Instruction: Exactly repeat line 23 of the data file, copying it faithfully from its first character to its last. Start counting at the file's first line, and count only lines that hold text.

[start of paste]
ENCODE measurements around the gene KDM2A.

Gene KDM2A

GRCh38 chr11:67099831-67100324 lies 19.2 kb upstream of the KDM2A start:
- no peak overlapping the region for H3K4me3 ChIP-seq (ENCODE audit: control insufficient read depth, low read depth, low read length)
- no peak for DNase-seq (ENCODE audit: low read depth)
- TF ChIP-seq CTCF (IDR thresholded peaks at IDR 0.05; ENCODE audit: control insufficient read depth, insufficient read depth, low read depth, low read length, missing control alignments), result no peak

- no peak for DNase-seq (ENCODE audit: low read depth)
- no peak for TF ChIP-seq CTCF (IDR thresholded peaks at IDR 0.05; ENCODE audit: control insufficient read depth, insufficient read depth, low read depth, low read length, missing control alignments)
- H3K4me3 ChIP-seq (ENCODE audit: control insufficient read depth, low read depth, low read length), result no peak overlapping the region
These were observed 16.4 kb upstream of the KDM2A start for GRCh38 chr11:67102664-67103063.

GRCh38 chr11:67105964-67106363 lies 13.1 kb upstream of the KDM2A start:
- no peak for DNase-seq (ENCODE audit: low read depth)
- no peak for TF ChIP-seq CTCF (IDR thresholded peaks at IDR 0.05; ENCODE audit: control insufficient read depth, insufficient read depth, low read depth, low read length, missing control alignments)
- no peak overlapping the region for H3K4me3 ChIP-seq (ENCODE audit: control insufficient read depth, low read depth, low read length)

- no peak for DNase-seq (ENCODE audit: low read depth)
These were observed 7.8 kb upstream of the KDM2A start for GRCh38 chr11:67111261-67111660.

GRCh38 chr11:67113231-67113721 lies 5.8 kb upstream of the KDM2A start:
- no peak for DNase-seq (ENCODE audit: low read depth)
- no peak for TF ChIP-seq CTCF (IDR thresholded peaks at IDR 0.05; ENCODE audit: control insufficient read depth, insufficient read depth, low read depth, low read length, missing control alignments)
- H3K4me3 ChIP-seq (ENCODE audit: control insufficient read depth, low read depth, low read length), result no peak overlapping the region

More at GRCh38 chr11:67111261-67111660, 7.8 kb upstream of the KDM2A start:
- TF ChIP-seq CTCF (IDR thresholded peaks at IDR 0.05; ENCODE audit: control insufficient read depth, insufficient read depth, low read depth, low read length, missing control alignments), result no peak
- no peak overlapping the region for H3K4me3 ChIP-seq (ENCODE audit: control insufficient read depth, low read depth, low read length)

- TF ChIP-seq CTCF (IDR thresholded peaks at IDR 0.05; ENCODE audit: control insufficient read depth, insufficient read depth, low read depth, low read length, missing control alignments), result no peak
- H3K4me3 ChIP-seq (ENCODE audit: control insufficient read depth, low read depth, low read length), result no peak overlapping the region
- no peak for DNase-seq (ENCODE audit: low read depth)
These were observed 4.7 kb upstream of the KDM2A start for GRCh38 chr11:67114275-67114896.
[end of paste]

- no peak overlapping the region for H3K4me3 ChIP-seq (ENCODE audit: control insufficient read depth, low read depth, low read length)